Robert’s Rules of Order
Without Sen. Robert Byrd (D-W.Va.) around, the Senate wouldn’t be nearly as decorous a place. In fact, it might even devolve into (gasp!) the House. On Tuesday, Byrd reminded his fellow Senators of one of the rules that keeps the prim-and-proper chamber so formal.
While on the floor listening to debate over the economic stimulus package, Byrd felt compelled to weigh in on a rule that some of his colleagues — including even the Senate’s leader — had appeared to forget.
Majority Leader Harry Reid (D-Nev.) was directing questions about the economic stimulus package to Majority Whip Dick Durbin (D-Ill.) and kept referring to Durbin as “you.”
“Are you aware of that?” Reid asked several times as he talked about the plan.
[IMGCAP(1)]When Reid was done, Byrd rose to speak. “Let
Senators be aware that we Senators must and should address one another in the third person,” he lectured, reminding his colleagues that the rule “minimizes the chances of us having on display bad tempers.”
The civics lesson continued in typical Byrd fashion: “Are Senators aware that Senators should address one another — how? Not in the second person but, rather, in the third person? Is the Senator from Timbuktu aware of that rule? Is the Senator from West Virginia aware of that rule? Yes.”
And the conclusion drove his point home. “The Senator from West Virginia will take his seat,” he finished. “I thank the chair.”
Byrd spokesman Jesse Jacobs notes that his boss is ever keen on maintaining the dignity of the Senate — and has never shied away from playing the chamber’s heavy. “He keeps them in line sometimes,” Jacobs says.
Master of Their Domain. GOP operatives missed out on the chance to make a little mischief Wednesday after a seller on the Internet auction Web site eBay didn’t get any takers for the Internet domain names “TheDemocratParty.com” and “TheDemocratParty.org.”
The entrepreneurial seller, who goes by “justfourfun1,” was hoping to start the bidding for each at a mere $172,008. But the auctions ended yesterday afternoon without a single bid.
The prospective owner of the site could count on traffic from surfers looking for the Democratic National Committee, whose Web site is democrats.org, a feature he or she could use for good — or evil.
The DNC hasn’t had to deal with any faux sites cropping up, a spokeswoman tells HOH. “It really hasn’t been a problem but given the momentum Democrats have going into the November election, it’s probably a better return on investment than a GOP domain,” DNC spokeswoman Stacie Paxton joked.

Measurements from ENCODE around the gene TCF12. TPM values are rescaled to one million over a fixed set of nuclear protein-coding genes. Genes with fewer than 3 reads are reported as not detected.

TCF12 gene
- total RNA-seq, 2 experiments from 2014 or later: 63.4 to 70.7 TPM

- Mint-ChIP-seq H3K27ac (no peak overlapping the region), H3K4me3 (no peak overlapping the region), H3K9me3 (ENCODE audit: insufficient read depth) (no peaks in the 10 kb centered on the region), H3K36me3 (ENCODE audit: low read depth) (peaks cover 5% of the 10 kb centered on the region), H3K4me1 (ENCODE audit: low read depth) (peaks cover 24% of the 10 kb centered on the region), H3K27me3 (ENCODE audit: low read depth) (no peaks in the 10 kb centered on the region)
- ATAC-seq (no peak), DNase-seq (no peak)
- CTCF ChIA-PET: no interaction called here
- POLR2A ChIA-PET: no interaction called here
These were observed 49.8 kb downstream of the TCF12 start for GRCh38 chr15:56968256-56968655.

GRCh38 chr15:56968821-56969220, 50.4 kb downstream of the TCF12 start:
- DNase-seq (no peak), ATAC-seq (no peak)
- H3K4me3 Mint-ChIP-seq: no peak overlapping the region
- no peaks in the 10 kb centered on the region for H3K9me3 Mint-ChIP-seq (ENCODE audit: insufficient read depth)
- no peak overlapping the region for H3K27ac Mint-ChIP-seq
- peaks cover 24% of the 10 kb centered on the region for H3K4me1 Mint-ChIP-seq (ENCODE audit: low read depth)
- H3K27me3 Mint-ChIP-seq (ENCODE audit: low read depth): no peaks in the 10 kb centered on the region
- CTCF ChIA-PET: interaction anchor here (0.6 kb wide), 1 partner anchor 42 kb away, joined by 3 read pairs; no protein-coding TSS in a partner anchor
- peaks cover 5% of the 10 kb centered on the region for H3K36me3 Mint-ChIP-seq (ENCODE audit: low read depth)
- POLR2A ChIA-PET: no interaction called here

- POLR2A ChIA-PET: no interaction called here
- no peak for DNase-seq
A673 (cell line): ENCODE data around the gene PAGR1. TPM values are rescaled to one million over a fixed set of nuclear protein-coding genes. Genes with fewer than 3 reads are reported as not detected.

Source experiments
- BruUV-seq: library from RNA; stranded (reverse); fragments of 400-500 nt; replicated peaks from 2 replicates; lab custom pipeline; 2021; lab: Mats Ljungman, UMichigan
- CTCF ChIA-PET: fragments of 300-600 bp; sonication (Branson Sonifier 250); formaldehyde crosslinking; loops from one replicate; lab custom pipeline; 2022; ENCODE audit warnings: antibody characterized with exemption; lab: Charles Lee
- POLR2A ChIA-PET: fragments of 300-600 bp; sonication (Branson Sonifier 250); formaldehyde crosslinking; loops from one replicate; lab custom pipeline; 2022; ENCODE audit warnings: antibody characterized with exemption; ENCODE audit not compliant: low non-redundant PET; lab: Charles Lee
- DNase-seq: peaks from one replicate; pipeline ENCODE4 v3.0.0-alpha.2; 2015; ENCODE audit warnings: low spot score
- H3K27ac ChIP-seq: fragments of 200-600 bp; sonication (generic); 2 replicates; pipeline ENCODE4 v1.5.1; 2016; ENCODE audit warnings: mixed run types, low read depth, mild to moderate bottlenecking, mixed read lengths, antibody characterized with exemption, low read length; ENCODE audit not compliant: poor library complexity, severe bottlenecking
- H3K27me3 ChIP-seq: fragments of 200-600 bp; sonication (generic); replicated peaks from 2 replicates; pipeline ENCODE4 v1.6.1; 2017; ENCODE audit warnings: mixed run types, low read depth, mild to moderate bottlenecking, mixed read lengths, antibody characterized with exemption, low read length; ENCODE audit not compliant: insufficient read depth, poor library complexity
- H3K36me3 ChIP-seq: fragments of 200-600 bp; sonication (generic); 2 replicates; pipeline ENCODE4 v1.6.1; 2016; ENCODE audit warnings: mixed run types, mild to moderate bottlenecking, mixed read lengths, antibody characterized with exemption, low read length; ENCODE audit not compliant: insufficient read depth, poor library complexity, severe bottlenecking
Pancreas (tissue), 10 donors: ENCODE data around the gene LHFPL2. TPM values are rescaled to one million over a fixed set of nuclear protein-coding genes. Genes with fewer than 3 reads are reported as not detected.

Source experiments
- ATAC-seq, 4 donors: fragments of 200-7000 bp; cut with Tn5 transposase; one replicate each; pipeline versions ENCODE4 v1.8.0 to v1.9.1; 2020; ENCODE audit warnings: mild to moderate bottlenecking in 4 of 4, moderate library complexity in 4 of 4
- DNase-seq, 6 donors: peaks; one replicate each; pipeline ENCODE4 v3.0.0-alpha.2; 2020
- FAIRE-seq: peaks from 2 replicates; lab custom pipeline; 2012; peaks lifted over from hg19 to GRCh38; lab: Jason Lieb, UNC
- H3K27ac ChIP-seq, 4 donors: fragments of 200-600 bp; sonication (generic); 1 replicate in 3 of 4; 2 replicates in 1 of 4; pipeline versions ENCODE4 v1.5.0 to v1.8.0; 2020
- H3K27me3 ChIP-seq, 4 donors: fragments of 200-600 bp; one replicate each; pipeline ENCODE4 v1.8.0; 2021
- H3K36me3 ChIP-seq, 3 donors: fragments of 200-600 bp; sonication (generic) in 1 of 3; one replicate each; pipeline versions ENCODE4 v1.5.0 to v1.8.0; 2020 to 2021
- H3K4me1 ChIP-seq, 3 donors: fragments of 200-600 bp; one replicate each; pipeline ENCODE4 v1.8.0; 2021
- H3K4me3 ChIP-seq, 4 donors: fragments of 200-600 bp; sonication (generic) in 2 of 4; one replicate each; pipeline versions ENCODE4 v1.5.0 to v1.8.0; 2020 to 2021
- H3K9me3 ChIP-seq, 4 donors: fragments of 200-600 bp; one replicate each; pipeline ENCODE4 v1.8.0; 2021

But it may be only a matter of time before there are copycats hoping someone will mistake their site for the official Democratic one. After all, who hasn’t visited the infamous porn Web site whitehouse.com that was frequently confused with the official government Web site, whitehouse.gov?
Porn site no more, whitehouse.com has gotten a wonky makeover. It no longer features steamy material, and its owner, Dan Parisi, opted instead to turn the site into a destination for news last month.
They’ll Always Have the Internet. Some political couples tout their anniversary traditions, a la the famous annual trip to Wendy’s for former presidential hopeful ex.-Sen. John Edwards (D-N.C.) and his wife, Elizabeth. But Rep. Ron Paul and his wife, Carol, started a slightly less amorous tradition this year: raising money. The Texas Republican and presidential candidate asked donors to contribute to his campaign in honor of their 51st wedding anniversary, Feb. 1.
And Paul’s supporters wished them a very, very happy day. Paul raised more than $900,000 on the big day in Internet donations, according to his spokesman Jesse Benton.
Unfortunately, there wasn’t a romantic meal on the Pauls’ itinerary, not even a stop for fast food. Instead, the couple grabbed a meal on their airplane in between campaign stops. But romance is apparently in the eye of the beholder, and Paul’s wife wasn’t complaining. “Someone asked me where we would have our special dinner, and I said with box lunches on the airplane,” Carol Paul wrote in a posting on her husband’s campaign Web site. “When I saw the person’s face fall, I said that I couldn’t imagine a more wonderful event — with Ron, and fighting for our country’s freedom. What could be better?”
But Paul didn’t completely buck a traditional anniversary celebration. The Texan splurged on his wife, buying her a medium-sized dark brown Coach purse, Benton tells HOH.
Briefly Quoted. “He will make Cheney look like Gandhi.”
— Conservative pundit Pat Buchanan, talking on NBC’s “Today” show about Sen. John McCain (R-Ariz.).
Daniel Peake of Gallery Watch contributed to this report.
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